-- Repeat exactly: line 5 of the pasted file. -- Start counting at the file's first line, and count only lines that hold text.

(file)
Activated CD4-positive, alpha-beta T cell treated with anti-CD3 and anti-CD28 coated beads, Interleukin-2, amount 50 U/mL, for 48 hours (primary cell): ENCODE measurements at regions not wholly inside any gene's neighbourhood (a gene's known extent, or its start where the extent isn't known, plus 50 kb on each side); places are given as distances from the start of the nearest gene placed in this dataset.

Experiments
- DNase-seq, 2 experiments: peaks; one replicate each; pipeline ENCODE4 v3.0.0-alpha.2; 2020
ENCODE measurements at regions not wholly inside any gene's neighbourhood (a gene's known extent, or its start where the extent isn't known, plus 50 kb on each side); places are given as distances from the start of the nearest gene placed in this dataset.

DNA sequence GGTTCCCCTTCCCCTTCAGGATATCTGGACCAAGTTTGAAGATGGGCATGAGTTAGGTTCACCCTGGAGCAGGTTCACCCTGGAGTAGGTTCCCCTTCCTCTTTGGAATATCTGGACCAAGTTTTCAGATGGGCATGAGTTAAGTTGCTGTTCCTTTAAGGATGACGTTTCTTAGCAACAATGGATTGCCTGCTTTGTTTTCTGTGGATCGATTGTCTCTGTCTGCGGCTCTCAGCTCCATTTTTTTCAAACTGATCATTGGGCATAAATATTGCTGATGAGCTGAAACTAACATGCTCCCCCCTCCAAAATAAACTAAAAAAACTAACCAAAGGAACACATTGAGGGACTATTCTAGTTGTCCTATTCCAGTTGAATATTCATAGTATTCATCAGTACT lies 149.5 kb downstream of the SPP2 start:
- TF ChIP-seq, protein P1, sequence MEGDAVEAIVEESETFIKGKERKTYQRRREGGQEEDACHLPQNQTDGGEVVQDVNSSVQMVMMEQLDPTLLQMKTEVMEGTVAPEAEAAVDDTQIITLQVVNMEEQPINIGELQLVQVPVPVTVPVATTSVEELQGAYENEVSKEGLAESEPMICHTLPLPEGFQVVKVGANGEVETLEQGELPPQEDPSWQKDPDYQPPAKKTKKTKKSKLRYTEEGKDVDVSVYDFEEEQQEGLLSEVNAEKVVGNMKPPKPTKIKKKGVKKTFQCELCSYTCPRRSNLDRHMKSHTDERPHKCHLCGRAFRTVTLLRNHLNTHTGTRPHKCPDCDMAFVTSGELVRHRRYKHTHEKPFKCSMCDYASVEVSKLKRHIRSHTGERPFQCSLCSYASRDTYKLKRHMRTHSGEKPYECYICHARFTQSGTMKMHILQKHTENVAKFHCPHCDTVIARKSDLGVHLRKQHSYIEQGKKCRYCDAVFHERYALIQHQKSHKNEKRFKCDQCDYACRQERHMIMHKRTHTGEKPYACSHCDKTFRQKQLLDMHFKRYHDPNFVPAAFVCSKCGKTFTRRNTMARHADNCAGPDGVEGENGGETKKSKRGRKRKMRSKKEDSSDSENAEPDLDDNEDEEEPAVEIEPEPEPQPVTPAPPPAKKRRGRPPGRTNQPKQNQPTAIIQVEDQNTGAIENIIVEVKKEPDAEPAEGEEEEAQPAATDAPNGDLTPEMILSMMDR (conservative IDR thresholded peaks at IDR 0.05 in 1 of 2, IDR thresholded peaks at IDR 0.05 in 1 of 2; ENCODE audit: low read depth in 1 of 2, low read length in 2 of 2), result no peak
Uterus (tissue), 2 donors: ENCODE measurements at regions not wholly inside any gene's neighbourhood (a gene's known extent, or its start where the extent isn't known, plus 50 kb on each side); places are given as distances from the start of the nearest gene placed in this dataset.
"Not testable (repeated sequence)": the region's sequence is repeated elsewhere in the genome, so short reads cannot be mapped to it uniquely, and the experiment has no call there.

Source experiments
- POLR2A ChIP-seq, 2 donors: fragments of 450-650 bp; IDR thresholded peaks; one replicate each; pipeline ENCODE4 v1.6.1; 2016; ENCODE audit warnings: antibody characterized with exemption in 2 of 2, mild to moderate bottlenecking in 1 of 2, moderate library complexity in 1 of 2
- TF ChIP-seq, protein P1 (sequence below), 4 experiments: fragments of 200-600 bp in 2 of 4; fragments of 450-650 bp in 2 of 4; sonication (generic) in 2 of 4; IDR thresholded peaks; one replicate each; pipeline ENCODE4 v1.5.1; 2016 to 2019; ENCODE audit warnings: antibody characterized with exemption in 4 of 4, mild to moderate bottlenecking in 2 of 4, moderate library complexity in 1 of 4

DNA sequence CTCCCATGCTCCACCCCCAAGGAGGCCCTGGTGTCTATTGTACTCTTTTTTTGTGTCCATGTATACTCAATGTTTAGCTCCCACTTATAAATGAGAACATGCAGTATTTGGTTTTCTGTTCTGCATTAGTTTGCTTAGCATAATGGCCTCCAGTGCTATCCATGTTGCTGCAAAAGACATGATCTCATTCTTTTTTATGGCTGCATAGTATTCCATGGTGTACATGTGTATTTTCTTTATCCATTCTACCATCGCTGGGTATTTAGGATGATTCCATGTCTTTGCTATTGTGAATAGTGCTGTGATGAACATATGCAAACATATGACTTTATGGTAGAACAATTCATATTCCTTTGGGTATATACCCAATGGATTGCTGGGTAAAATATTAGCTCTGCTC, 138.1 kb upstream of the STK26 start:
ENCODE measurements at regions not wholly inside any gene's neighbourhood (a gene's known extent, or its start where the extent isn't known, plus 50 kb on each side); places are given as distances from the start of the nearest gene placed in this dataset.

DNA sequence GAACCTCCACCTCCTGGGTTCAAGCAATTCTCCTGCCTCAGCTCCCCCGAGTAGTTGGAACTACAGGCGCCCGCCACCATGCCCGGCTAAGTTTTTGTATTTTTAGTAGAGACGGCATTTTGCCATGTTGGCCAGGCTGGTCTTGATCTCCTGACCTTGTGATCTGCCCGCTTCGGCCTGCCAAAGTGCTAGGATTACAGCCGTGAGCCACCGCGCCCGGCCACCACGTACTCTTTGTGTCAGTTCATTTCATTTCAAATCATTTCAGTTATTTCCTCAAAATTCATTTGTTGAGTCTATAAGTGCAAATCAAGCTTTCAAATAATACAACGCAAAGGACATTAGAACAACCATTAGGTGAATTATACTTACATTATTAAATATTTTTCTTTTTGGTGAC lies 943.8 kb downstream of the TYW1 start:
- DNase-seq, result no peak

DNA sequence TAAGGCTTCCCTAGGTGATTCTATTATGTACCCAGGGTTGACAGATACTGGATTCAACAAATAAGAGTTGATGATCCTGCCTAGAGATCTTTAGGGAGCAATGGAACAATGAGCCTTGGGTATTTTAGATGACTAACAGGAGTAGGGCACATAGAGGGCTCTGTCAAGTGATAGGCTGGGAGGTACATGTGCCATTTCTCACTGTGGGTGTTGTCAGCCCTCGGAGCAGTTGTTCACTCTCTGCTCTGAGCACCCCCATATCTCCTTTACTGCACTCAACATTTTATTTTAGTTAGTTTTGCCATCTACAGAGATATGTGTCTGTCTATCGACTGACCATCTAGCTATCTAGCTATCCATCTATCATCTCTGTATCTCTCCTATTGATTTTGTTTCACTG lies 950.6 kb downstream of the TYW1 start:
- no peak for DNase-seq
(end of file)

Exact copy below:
DNA sequence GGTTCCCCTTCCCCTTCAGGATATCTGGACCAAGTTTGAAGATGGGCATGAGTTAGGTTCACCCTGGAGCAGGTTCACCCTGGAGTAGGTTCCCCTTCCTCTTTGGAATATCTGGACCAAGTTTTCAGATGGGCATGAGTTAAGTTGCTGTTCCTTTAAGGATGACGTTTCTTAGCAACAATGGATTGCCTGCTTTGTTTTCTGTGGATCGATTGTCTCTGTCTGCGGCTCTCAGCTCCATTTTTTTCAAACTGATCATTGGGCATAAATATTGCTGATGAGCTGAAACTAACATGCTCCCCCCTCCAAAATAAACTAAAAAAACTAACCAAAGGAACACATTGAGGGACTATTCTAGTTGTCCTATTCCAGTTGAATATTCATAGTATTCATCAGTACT lies 149.5 kb downstream of the SPP2 start: